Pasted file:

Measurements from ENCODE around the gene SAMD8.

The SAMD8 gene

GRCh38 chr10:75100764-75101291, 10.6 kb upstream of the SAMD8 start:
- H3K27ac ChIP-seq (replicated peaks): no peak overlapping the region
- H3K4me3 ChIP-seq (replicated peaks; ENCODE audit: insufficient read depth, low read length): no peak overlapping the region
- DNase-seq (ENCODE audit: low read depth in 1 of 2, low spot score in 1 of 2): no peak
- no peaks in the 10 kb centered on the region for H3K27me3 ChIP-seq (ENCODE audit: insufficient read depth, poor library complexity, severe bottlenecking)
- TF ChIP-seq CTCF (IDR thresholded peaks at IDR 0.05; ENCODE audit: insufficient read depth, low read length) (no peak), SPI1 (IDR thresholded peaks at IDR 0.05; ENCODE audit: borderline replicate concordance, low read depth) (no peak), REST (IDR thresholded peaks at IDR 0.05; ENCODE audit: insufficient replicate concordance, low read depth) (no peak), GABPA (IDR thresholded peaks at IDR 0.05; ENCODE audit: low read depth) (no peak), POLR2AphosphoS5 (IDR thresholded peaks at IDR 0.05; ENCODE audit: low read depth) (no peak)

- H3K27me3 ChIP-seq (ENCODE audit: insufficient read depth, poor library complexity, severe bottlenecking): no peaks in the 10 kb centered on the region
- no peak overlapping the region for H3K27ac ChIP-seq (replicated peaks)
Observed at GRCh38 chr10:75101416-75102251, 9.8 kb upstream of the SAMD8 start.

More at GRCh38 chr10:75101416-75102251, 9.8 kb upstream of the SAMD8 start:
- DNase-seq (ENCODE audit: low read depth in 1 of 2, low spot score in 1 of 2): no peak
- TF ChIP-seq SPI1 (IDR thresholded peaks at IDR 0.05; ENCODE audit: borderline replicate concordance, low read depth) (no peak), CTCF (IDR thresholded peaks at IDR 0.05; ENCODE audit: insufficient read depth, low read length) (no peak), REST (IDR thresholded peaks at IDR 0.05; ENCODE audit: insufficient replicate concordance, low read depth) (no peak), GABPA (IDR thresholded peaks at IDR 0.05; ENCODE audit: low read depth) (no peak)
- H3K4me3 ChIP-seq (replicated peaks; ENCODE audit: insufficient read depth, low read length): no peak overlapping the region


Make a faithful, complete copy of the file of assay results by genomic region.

Measurements from ENCODE around the gene SAMD8.

The SAMD8 gene

GRCh38 chr10:75100764-75101291, 10.6 kb upstream of the SAMD8 start:
- H3K27ac ChIP-seq (replicated peaks): no peak overlapping the region
- H3K4me3 ChIP-seq (replicated peaks; ENCODE audit: insufficient read depth, low read length): no peak overlapping the region
- DNase-seq (ENCODE audit: low read depth in 1 of 2, low spot score in 1 of 2): no peak
- no peaks in the 10 kb centered on the region for H3K27me3 ChIP-seq (ENCODE audit: insufficient read depth, poor library complexity, severe bottlenecking)
- TF ChIP-seq CTCF (IDR thresholded peaks at IDR 0.05; ENCODE audit: insufficient read depth, low read length) (no peak), SPI1 (IDR thresholded peaks at IDR 0.05; ENCODE audit: borderline replicate concordance, low read depth) (no peak), REST (IDR thresholded peaks at IDR 0.05; ENCODE audit: insufficient replicate concordance, low read depth) (no peak), GABPA (IDR thresholded peaks at IDR 0.05; ENCODE audit: low read depth) (no peak), POLR2AphosphoS5 (IDR thresholded peaks at IDR 0.05; ENCODE audit: low read depth) (no peak)

- H3K27me3 ChIP-seq (ENCODE audit: insufficient read depth, poor library complexity, severe bottlenecking): no peaks in the 10 kb centered on the region
- no peak overlapping the region for H3K27ac ChIP-seq (replicated peaks)
Observed at GRCh38 chr10:75101416-75102251, 9.8 kb upstream of the SAMD8 start.

More at GRCh38 chr10:75101416-75102251, 9.8 kb upstream of the SAMD8 start:
- DNase-seq (ENCODE audit: low read depth in 1 of 2, low spot score in 1 of 2): no peak
- TF ChIP-seq SPI1 (IDR thresholded peaks at IDR 0.05; ENCODE audit: borderline replicate concordance, low read depth) (no peak), CTCF (IDR thresholded peaks at IDR 0.05; ENCODE audit: insufficient read depth, low read length) (no peak), REST (IDR thresholded peaks at IDR 0.05; ENCODE audit: insufficient replicate concordance, low read depth) (no peak), GABPA (IDR thresholded peaks at IDR 0.05; ENCODE audit: low read depth) (no peak)
- H3K4me3 ChIP-seq (replicated peaks; ENCODE audit: insufficient read depth, low read length): no peak overlapping the region